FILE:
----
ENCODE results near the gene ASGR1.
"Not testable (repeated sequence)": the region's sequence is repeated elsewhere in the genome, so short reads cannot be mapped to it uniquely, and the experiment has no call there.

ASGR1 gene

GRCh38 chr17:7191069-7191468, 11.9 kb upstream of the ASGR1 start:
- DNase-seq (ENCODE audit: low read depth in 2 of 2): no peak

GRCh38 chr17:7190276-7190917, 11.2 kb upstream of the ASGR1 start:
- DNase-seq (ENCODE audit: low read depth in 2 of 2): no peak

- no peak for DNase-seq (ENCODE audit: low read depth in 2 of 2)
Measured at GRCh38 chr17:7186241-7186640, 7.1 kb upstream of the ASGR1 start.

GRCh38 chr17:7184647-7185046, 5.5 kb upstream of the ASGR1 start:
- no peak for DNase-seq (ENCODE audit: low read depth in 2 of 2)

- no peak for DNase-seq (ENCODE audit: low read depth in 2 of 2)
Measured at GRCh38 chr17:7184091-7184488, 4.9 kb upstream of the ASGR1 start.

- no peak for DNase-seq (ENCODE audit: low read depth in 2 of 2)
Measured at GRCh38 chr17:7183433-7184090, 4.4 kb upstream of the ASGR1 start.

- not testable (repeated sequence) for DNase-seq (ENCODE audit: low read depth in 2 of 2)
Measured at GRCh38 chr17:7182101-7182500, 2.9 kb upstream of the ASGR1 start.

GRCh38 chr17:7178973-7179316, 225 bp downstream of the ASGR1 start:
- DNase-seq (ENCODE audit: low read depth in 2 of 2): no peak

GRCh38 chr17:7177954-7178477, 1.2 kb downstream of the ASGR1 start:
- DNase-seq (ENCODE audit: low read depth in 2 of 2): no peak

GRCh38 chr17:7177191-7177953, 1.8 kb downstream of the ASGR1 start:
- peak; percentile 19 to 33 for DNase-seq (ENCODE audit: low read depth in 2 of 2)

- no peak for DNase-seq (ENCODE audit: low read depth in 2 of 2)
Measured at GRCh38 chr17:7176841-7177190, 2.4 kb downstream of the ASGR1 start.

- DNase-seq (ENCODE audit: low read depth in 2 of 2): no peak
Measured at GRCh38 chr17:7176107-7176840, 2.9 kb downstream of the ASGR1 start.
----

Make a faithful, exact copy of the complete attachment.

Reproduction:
ENCODE results near the gene ASGR1.
"Not testable (repeated sequence)": the region's sequence is repeated elsewhere in the genome, so short reads cannot be mapped to it uniquely, and the experiment has no call there.

ASGR1 gene

GRCh38 chr17:7191069-7191468, 11.9 kb upstream of the ASGR1 start:
- DNase-seq (ENCODE audit: low read depth in 2 of 2): no peak

GRCh38 chr17:7190276-7190917, 11.2 kb upstream of the ASGR1 start:
- DNase-seq (ENCODE audit: low read depth in 2 of 2): no peak

- no peak for DNase-seq (ENCODE audit: low read depth in 2 of 2)
Measured at GRCh38 chr17:7186241-7186640, 7.1 kb upstream of the ASGR1 start.

GRCh38 chr17:7184647-7185046, 5.5 kb upstream of the ASGR1 start:
- no peak for DNase-seq (ENCODE audit: low read depth in 2 of 2)

- no peak for DNase-seq (ENCODE audit: low read depth in 2 of 2)
Measured at GRCh38 chr17:7184091-7184488, 4.9 kb upstream of the ASGR1 start.

- no peak for DNase-seq (ENCODE audit: low read depth in 2 of 2)
Measured at GRCh38 chr17:7183433-7184090, 4.4 kb upstream of the ASGR1 start.

- not testable (repeated sequence) for DNase-seq (ENCODE audit: low read depth in 2 of 2)
Measured at GRCh38 chr17:7182101-7182500, 2.9 kb upstream of the ASGR1 start.

GRCh38 chr17:7178973-7179316, 225 bp downstream of the ASGR1 start:
- DNase-seq (ENCODE audit: low read depth in 2 of 2): no peak

GRCh38 chr17:7177954-7178477, 1.2 kb downstream of the ASGR1 start:
- DNase-seq (ENCODE audit: low read depth in 2 of 2): no peak

GRCh38 chr17:7177191-7177953, 1.8 kb downstream of the ASGR1 start:
- peak; percentile 19 to 33 for DNase-seq (ENCODE audit: low read depth in 2 of 2)

- no peak for DNase-seq (ENCODE audit: low read depth in 2 of 2)
Measured at GRCh38 chr17:7176841-7177190, 2.4 kb downstream of the ASGR1 start.

- DNase-seq (ENCODE audit: low read depth in 2 of 2): no peak
Measured at GRCh38 chr17:7176107-7176840, 2.9 kb downstream of the ASGR1 start.